Discover Istakhr, ancient royal residence near legendary Persepolis

February 19, 2020 - 18:42

TEHRAN – The ancient city of Istakhr, which was once a royal residence for Sassanid kings of Persia, is located in the vicinity of the UNESCO-registered Persepolis.

From one point of view, its history stretches back to 224 CE, when a Persian nobleman named Ardashir, son of Papak, son of Sasan, dethroned the lawful ruler in Persia, Artabanus IV, king of the Parthian Empire.

As one of his residences, according to, the new ruler chose Istakhr: situated near Persepolis, the capital of the Achaemenids, it allowed the new Sasanian dynasty to identify itself with a glorious past. The builders of Istakhr often reused architectural elements from the monuments of Persepolis. The Achaemenid royal tombs of Naqsh-e Rostam are not far from Istakhr too.

A drawing from the ruins of Istakhr in the 19th century

The city itself was not completely new: human occupation had started as early as the fourth millennium BC, and the site was certainly occupied in the Bronze Age, by the Achaemenids, by the Seleucids (who used it as a mint town), and by the Parthians.

The city, which had strong walls, repulsed the first Arab attack in c.644, but was captured and sacked in c.650. Although the site was not really abandoned, most people moved to Shiraz (which was founded in 684).

Once, as an Islamic town, it was enclosed by fortification walls with rounded towers.

According to the Oriental Institute of the University of Chicago, the geographer Istakhri wrote that in the tenth century, its houses were built of clay, stone or gypsum-according to the wealth of their owners.

The ancient trash pit at Istakhr proved to be a very valuable source of finds. The entire site is perforated by a number of refuse, sewage or storage wellholes. The holes are often “locked” by caps of brick or stone, and therefore an approximately contemporaneous mixture of broken and discarded pots, personal ornaments, stone and bronze objects, and a large amount of coins was preserved in them.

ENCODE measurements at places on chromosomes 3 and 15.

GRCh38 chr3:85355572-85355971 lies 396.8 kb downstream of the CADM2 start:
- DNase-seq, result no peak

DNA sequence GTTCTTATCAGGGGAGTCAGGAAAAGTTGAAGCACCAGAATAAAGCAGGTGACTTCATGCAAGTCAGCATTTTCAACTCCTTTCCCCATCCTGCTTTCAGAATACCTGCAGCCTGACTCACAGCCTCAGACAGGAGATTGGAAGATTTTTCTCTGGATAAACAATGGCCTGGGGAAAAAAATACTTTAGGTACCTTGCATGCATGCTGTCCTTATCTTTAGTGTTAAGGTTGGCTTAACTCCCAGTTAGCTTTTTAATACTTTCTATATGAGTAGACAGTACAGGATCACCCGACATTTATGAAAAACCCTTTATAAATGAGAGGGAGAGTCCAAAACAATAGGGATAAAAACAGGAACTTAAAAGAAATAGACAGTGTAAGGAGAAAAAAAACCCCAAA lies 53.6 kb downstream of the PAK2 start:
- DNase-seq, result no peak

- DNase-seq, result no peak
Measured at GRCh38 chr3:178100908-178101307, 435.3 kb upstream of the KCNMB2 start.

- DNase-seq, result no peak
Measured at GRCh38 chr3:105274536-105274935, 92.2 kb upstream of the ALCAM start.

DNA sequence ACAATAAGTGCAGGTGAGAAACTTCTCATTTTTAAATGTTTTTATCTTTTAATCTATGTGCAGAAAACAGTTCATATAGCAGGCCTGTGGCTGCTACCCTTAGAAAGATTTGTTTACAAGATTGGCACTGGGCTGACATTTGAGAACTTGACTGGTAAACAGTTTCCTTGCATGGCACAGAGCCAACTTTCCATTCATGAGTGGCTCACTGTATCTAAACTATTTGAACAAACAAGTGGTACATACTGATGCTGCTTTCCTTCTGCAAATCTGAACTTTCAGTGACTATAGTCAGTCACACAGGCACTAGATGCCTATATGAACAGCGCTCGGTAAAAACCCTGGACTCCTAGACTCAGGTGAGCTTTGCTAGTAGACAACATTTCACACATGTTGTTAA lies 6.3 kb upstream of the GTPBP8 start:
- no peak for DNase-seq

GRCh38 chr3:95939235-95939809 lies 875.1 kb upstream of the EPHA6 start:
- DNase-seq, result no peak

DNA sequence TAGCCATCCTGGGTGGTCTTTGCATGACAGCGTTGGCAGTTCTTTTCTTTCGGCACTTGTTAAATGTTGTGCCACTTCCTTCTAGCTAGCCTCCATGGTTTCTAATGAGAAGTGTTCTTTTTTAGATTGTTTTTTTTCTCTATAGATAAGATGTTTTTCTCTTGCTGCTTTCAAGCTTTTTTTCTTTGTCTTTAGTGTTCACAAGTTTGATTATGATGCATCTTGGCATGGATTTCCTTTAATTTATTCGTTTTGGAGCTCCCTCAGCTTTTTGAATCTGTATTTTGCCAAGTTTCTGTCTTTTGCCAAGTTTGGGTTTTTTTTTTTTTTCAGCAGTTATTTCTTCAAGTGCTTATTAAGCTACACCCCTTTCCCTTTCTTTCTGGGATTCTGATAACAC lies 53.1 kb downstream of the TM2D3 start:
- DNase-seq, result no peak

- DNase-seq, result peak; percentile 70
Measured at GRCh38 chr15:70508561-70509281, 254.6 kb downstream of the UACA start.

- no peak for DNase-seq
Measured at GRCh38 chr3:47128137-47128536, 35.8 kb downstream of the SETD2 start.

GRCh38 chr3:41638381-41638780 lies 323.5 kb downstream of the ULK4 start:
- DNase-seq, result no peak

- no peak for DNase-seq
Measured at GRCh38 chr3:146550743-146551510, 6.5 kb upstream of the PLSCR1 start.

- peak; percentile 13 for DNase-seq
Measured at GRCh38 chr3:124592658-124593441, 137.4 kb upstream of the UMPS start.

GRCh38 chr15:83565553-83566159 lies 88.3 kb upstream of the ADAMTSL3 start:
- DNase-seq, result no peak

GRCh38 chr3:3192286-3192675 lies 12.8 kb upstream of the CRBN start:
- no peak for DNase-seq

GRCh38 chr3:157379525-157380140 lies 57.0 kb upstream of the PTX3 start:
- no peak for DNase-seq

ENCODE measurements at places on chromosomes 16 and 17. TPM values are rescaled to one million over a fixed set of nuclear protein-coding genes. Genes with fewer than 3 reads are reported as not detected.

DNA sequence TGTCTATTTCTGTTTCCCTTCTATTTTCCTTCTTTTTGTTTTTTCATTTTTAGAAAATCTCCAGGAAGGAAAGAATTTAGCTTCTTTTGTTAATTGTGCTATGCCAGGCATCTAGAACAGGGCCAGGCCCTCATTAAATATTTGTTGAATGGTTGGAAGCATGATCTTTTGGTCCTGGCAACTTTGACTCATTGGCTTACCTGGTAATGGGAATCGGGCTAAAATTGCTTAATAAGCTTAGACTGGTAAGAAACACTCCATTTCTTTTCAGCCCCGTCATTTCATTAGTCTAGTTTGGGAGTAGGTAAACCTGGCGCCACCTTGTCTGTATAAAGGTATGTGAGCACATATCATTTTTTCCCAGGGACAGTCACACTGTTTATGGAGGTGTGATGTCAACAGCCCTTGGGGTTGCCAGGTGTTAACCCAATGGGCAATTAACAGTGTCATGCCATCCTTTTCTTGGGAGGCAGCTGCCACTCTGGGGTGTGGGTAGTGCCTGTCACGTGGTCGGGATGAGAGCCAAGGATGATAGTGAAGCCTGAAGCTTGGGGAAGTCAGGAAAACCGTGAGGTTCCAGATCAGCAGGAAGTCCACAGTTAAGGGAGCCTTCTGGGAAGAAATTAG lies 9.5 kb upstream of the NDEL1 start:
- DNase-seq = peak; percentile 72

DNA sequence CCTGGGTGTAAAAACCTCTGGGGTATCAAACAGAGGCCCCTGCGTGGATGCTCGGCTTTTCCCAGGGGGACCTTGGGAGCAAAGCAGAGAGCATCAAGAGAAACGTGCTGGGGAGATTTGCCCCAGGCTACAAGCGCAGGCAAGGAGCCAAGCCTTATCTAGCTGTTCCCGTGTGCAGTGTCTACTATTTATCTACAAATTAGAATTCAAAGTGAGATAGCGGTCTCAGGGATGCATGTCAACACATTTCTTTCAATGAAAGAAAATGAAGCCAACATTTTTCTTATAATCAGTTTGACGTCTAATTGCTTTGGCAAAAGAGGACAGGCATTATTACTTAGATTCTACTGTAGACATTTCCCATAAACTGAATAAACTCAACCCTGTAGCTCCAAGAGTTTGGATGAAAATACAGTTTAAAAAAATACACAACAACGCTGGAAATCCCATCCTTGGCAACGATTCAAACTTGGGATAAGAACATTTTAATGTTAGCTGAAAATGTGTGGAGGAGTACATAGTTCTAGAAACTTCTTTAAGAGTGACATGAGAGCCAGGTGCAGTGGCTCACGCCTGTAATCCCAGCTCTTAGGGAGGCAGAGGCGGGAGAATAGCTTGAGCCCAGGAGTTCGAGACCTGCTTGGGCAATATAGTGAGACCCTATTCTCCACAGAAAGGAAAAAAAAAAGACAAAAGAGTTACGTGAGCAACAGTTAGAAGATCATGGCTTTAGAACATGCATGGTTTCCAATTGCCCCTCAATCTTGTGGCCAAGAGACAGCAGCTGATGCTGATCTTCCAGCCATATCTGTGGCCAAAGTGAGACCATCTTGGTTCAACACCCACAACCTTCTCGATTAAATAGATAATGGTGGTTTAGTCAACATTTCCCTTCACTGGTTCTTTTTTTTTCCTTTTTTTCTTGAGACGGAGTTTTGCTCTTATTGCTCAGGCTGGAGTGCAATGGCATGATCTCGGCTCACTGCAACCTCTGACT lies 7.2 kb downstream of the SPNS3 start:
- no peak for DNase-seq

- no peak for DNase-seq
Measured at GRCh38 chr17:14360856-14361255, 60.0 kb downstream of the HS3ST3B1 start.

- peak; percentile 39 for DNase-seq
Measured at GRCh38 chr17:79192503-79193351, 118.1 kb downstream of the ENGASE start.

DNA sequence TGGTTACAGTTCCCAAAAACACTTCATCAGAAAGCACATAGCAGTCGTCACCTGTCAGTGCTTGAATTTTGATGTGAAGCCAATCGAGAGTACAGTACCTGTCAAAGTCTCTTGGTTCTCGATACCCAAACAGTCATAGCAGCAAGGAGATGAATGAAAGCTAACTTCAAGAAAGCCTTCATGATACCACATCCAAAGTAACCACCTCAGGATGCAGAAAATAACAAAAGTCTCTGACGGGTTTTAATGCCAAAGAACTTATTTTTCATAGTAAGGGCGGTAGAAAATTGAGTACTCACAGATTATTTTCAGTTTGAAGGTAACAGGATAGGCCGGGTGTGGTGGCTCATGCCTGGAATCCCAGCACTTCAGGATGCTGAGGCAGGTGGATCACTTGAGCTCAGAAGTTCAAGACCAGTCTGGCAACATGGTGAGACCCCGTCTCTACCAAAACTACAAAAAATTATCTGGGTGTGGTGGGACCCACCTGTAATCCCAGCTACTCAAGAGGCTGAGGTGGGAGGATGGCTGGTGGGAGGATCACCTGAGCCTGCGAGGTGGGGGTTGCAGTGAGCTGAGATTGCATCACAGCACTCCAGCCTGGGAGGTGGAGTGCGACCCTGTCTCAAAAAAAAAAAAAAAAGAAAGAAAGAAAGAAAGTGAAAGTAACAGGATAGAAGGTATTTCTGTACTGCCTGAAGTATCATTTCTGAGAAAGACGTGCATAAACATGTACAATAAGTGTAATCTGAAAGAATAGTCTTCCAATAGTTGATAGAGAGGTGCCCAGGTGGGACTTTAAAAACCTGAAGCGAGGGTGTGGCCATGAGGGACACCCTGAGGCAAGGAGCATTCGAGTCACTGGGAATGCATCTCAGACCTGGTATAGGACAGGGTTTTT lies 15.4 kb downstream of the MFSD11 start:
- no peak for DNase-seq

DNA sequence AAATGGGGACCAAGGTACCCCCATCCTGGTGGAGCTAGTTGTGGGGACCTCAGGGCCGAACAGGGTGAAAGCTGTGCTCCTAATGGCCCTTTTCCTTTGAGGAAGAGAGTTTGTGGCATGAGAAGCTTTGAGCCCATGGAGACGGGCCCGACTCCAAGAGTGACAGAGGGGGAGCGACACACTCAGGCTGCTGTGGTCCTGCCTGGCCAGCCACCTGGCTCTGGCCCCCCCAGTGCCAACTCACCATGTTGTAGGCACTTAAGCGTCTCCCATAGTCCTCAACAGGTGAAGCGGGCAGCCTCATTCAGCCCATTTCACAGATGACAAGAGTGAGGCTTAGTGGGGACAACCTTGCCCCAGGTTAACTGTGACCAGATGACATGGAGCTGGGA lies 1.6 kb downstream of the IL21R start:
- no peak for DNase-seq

Among the kinds of pottery excavated from the Islamic stratum, molded ware is found very frequently. These light-green vessels were not only of very high quality but also manifested a unique method of pottery making. The upper and lower halves, with their sculptured decorations, were always molded separately; the two halves, often showing the same pattern, were then joined together.

Also from the Islamic period, but less frequent, are pitchers with floral designs in red, yellow, and black. Unfortunately, excavations of the site produced only a few of the famous and very rare lusterware vessels with their metallic sheen over a golden-yellowish body. There is considerable controversy about this pottery and whether it was produced in Iran or imported from Mesopotamia.

Among other finds were clay figurines of animals. There were also stone and bronze objects, such as lamps, small vessels, and a number of utensils used in daily life. Also found were objects of iridescent glass and personal ornaments ranging from clay to gold.

Today, Istakhr is nothing but a plain full of sherds, scattered architectural remains, and a few ruins. The walled-in area measured 1,400 x 650 meters and was surrounded by a ditch that was connected to the river Pulvar.

Under the Sasanians, Iranian art experienced a general renaissance. Architecture often took grandiose proportions, such as the palaces at Ctesiphon, Firouzabad and Saravan.

Amongst most characteristic and striking relics of the Sassanids are rock sculptures carved on abrupt limestone cliffs, for example at Shapur (Bishapour), Naqsh-e Rostam, and Naqsh-e Rajab. Metalwork and gem engraving became highly sophisticated.


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